Program

Feb 19, 2009

OVERVIEW

The Families First
program is a six-week, intensive home-based intervention for families that have
difficulties managing severe behavioral problems in their children. The program
implements a parenting-skills training approach aimed at decreasing problem
behaviors in children. In an evaluation of the program, 164 families with
children identified as having severe behavioral problems were randomly assigned
to receive the Families First intervention or to a no-treatment control group.
Results indicate that families receiving the Families First intervention
reported significantly greater decreases in child behavior problems and in the
utilization of concrete and physical care services immediately after the
intervention and at a three-month follow-up compared to families in the control
group. Furthermore, families receiving the intervention reported significantly
greater increases in parent effectiveness and in positive parent-child
relationships immediately after the intervention compared to families in the
control group.

DESCRIPTION
OF PROGRAM

Target
population:
Families with children between the ages of 0 and 17 who are
exhibiting serious behavioral problems.

The Families First
program is a home-based intervention for families that have difficulties
managing severe behavioral problems in their children. The program uses a
strengths-based, skills training approach that focuses on encouraging a parent’s
agenda for change. The skills training sessions emphasize modeling and the
supervised practicing of effective parenting and parent-child relations. The
program focuses on teaching skills such as communication, rule-setting, and
providing praise and consequences for child behaviors. The program also
provides concrete services, such as helping with finances and improving
community support in the schools and elsewhere.

The program has an
intensive curriculum; it takes place over a period of six weeks, and treatment
specialists meet with families for as many as 15 hours a week. The majority of
sessions include the entire family. Treatment staff generally did not have
clinical credentials. Additionally, during the treatment period and for an
extended amount of time after completion of the treatment, program specialists
are on call to respond to crises 24 hours a day and 7 days a week.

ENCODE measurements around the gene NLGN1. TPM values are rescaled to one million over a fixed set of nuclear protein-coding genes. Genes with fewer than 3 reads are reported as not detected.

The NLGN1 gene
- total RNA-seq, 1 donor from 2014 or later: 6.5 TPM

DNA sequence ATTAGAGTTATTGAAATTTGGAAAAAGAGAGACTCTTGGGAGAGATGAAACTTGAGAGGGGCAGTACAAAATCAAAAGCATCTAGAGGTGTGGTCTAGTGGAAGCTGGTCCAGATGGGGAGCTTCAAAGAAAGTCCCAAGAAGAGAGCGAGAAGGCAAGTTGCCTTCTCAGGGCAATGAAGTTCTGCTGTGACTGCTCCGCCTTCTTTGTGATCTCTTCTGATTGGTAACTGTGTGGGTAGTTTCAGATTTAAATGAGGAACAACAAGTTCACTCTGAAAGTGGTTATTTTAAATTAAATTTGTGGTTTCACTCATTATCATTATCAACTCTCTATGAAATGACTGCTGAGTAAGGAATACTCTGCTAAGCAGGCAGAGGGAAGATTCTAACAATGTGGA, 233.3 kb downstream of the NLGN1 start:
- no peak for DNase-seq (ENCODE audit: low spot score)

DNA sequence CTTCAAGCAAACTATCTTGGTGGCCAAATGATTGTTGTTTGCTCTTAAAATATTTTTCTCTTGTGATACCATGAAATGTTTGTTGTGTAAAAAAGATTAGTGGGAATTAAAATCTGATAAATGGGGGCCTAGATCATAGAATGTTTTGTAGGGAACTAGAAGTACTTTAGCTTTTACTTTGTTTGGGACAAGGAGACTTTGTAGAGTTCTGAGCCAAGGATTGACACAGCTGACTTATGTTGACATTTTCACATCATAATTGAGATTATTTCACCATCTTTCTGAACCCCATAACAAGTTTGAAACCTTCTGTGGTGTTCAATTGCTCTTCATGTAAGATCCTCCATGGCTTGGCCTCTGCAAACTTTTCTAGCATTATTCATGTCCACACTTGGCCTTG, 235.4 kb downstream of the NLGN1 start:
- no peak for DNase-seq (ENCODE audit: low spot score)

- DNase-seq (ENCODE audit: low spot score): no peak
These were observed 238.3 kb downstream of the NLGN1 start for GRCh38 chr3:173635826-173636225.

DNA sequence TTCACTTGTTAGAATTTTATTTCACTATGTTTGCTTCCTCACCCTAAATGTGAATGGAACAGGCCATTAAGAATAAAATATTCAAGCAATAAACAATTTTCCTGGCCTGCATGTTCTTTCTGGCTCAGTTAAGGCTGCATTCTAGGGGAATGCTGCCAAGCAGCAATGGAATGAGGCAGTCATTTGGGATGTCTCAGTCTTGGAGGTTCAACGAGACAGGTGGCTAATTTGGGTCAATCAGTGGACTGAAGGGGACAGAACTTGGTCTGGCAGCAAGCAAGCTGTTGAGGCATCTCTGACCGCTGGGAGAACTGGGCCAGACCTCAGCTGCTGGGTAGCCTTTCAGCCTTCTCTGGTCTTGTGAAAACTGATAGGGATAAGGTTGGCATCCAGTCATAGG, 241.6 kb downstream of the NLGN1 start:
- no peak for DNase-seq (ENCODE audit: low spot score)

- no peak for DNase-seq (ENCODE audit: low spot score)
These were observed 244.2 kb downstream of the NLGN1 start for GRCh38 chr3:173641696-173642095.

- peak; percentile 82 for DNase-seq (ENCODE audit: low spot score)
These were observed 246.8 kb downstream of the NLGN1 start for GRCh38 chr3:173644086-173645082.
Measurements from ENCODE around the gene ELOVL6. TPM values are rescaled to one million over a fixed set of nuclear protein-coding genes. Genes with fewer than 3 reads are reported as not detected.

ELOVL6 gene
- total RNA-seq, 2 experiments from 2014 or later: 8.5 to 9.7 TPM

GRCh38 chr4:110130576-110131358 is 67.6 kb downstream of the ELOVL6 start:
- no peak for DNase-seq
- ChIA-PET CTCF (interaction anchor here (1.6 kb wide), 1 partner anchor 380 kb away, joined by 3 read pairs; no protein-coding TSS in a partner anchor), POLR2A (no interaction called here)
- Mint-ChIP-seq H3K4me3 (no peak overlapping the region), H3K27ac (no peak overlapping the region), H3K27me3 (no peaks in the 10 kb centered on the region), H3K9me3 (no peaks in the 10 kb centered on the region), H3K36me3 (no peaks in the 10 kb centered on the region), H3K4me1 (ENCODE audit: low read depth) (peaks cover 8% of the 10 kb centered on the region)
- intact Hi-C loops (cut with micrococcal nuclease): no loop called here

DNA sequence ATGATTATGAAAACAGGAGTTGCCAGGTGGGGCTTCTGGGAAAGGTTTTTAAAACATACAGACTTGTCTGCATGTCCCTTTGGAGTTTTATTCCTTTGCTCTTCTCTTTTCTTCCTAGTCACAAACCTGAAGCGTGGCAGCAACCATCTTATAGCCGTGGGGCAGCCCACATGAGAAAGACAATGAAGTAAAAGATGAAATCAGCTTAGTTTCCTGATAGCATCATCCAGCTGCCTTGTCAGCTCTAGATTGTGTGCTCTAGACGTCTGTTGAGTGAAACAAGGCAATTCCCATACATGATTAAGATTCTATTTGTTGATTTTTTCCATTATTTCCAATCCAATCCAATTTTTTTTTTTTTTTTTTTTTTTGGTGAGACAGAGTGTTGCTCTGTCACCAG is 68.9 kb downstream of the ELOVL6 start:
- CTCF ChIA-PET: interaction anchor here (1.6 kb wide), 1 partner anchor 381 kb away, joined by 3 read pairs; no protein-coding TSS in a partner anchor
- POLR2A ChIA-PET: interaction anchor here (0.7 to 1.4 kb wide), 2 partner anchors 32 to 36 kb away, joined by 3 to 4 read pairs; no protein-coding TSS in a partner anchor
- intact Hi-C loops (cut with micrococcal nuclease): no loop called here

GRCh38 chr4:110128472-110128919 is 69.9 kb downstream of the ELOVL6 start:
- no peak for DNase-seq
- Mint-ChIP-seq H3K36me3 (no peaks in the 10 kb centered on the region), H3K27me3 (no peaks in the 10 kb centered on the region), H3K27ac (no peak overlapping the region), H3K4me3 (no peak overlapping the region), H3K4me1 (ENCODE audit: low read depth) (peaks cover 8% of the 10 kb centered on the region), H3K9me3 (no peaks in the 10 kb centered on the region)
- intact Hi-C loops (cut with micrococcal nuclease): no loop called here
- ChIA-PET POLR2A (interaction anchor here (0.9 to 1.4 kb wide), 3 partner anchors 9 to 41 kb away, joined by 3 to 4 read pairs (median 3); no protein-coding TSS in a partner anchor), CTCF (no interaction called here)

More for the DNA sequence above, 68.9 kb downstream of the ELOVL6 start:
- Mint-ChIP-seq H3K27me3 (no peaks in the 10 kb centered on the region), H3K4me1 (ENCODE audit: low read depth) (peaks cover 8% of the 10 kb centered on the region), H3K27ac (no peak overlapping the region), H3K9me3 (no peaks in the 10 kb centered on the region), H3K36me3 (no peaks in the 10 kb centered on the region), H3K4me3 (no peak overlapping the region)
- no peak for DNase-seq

EVALUATION(S)
OF PROGRAM

Lewis, R. E.
(2005). The effectiveness of Families First services: An experimental study. Children and Youth Services Review, 27,499-509.

Evaluated
population: 
164 families with children between the ages of 3 and 17 who had
been identified by their schools or juvenile courts as having severe behavior
problems. About three-fourths of the children were boys, and 28% came from
minority families. The majority of the families belonged to lower income
groups.

Approach:
Families were randomly assigned to either the Families First intervention group
or a no-treatment control group. Upon referral, families were given a
questionnaire that measured use of concrete services (help with community
supports and finances) and physical care resources, parent effectiveness and
parent-child relationships, and child behavior problems. The survey was
administered to the families twice more over the course of the study: once
immediately after the Families First intervention had been completed, and again
three months later.

Families assigned
to the control group were able to utilize services typically offered to families
receiving referrals from schools or juvenile courts for their children’s severe
behavior problems.

Parents and
children from families assigned to the Families First program met with trained
Family Specialists for up to 15 hours a week over a period of six weeks. Family
Specialists provided parental-skills training that focused on helping the
parents practice effective parenting and improving parent-child relationships.

Results:
Results indicated that, immediately following the intervention and three months
later, parents in the intervention group reported a significantly greater
decrease from the pre-test in the use of concrete services and physical care
resources than families assigned to the control group. Additionally,
immediately after the intervention, parents in families receiving the Families
First treatment reported a significantly greater increase in parent
effectiveness and positive parent child-relationship quality than families in
the control group. However, there were no differences across groups in changes
from the pre-test to the three month follow-up on these parent indicators.
Finally, immediately following the intervention and three months later, families
in the Families First group reported significantly greater decreases in child
behavior problems.

SOURCES FOR MORE INFORMATION

Information on implementing this
program can be obtained from:

Robert E. Lewis

Utah Division of
Child and Family Services

120 North 200 West

Room 225

Salt Lake City, UT
84103

References:

Lewis, R. E.
(2005). The effectiveness of Families First services: An experimental study. Children and Youth Services Review, 27,499-509.

KEYWORDS: Early
Childhood (0-5), Children (3-11), Adolescence (12-17), Home-based,
Clinic-based, Infants (0-12 months), Toddlers (12-36 months), Youth (16+)
Counseling/Therapy, Home Visitation, Aggression,
Conduct/Disruptive Disorders, Delinquency, High-Risk,
Juvenile Offenders, White or Caucasian, Black or African American, Hispanic or
Latino.

Program
information last updated on 2/19/09.